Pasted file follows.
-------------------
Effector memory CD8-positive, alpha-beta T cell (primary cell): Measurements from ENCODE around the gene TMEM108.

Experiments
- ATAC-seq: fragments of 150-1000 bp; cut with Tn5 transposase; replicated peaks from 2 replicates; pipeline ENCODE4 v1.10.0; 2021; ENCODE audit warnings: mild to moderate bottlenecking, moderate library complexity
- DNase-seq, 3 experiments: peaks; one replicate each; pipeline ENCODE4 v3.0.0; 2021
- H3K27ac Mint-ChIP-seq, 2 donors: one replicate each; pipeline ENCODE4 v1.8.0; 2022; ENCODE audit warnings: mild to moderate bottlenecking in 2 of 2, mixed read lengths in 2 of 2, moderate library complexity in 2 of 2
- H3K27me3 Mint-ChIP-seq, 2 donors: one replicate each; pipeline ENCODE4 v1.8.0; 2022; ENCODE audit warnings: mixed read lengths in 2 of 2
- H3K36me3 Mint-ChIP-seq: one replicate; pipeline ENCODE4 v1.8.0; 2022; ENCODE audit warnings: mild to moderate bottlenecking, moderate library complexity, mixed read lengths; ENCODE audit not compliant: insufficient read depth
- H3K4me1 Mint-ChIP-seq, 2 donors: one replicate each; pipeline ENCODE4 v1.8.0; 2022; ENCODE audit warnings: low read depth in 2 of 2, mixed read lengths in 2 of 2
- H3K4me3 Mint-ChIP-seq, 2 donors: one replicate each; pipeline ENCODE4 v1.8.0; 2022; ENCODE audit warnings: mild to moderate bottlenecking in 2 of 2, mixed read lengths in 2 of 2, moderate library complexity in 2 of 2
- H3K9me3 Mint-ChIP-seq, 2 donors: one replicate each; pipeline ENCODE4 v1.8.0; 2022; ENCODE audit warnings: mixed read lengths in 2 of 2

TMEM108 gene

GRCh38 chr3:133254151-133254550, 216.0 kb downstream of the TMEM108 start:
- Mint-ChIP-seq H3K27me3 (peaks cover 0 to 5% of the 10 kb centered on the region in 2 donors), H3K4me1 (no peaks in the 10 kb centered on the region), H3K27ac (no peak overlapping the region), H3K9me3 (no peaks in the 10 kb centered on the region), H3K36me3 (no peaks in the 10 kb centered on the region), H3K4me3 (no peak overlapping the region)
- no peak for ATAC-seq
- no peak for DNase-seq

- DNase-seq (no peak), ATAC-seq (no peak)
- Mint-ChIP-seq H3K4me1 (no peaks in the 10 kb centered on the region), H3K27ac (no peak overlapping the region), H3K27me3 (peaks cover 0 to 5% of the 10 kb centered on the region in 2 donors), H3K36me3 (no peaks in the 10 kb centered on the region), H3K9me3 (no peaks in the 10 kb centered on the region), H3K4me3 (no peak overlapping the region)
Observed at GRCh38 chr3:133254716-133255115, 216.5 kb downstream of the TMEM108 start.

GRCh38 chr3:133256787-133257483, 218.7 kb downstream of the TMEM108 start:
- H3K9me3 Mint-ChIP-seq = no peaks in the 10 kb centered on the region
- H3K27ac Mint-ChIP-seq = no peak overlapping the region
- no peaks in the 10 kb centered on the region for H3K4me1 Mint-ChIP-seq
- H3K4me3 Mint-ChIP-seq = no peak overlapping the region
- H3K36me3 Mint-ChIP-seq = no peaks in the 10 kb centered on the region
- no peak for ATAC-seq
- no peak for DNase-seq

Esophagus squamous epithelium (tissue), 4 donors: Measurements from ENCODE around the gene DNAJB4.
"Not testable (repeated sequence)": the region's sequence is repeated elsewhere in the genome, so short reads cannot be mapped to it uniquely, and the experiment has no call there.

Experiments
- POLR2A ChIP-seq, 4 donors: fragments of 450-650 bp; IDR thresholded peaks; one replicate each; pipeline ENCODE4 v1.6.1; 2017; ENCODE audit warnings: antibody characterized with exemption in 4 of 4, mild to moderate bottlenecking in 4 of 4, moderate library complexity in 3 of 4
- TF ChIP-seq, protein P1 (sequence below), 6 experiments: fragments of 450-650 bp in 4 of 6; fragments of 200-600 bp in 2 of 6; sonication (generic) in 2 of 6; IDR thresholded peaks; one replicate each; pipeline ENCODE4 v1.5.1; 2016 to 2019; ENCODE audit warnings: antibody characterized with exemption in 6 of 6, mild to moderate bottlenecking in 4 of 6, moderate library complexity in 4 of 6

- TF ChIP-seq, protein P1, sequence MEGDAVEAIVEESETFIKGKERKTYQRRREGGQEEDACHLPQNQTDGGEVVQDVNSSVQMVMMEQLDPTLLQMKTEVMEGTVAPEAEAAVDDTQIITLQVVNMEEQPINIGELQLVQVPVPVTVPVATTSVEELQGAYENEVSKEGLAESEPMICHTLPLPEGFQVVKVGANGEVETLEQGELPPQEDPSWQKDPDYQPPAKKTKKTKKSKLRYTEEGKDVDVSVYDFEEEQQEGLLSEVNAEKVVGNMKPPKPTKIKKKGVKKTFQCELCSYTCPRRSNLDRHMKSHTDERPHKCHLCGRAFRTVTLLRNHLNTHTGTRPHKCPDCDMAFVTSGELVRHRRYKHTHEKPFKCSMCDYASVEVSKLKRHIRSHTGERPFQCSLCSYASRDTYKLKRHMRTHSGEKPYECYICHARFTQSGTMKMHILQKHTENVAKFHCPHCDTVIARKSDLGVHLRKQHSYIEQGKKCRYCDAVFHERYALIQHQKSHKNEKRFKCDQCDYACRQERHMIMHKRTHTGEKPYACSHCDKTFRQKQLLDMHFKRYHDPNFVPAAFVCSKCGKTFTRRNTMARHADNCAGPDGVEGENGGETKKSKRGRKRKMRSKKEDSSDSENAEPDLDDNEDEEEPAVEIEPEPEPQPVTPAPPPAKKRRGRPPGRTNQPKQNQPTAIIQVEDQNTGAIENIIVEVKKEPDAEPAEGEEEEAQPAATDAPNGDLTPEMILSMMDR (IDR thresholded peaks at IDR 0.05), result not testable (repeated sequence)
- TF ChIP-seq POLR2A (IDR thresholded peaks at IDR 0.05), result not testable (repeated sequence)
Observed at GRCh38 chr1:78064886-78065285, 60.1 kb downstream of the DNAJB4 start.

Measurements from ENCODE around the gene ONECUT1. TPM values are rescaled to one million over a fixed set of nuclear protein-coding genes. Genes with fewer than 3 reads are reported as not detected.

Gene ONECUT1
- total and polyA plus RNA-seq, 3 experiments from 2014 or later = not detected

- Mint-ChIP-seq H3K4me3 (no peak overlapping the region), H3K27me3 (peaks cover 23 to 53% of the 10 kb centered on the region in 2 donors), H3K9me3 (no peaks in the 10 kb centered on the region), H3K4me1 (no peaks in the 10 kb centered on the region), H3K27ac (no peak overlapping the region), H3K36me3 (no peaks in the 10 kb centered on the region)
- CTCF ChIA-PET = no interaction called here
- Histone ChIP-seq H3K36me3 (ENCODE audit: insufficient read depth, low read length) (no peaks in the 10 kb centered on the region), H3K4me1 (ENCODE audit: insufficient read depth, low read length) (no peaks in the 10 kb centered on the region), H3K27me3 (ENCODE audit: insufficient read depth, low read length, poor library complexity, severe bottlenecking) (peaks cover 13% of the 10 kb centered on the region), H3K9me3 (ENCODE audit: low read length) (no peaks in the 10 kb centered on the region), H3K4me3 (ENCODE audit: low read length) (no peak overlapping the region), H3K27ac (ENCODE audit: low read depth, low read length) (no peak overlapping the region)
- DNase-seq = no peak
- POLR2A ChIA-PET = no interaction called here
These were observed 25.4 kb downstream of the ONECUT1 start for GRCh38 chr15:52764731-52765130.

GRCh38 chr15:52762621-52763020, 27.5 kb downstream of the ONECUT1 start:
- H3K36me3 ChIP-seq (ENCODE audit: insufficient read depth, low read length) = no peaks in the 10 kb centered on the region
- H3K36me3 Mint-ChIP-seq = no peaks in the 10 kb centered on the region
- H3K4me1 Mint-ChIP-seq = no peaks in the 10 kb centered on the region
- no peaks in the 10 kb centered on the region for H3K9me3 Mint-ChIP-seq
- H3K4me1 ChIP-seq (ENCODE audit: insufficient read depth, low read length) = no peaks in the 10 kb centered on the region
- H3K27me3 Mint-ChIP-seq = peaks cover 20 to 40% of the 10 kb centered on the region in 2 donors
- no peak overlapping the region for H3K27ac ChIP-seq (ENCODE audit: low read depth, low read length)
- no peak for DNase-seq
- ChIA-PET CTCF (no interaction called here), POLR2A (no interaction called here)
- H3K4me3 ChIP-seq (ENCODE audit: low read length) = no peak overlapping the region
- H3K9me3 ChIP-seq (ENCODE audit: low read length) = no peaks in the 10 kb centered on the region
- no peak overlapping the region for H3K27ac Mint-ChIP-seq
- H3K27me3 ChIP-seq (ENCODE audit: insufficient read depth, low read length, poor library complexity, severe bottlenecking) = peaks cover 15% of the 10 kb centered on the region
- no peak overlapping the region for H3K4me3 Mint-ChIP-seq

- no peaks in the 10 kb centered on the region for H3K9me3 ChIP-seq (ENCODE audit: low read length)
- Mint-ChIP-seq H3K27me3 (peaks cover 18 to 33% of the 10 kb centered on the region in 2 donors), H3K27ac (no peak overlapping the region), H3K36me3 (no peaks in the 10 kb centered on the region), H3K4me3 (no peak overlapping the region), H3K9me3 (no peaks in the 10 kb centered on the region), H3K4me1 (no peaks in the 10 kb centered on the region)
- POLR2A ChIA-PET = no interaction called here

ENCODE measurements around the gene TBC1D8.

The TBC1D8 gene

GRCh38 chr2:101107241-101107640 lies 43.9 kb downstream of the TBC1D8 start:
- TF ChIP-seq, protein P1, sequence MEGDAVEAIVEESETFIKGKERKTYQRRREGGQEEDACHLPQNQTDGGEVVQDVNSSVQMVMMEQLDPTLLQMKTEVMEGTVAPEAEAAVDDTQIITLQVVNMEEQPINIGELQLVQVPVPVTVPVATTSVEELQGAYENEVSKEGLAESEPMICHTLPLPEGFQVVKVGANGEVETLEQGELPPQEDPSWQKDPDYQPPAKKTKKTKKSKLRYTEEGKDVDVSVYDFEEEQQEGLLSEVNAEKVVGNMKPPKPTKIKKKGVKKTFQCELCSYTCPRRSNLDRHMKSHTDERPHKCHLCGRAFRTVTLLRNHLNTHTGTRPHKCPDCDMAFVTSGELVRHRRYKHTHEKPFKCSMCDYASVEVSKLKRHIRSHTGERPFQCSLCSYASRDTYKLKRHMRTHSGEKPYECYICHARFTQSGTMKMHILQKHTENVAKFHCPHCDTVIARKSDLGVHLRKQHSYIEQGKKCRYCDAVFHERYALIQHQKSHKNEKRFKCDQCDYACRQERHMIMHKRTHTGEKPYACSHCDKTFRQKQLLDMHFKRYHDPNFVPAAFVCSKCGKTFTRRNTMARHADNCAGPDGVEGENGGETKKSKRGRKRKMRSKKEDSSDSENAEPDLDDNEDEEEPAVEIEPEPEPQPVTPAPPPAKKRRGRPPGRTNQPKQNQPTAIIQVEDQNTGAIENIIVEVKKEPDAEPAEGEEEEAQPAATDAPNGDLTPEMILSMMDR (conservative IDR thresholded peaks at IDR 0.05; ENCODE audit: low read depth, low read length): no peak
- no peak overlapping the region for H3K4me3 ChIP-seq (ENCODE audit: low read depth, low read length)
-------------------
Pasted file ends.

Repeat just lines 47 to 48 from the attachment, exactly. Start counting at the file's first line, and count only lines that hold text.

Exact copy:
- H3K4me1 Mint-ChIP-seq = no peaks in the 10 kb centered on the region
- no peaks in the 10 kb centered on the region for H3K9me3 Mint-ChIP-seq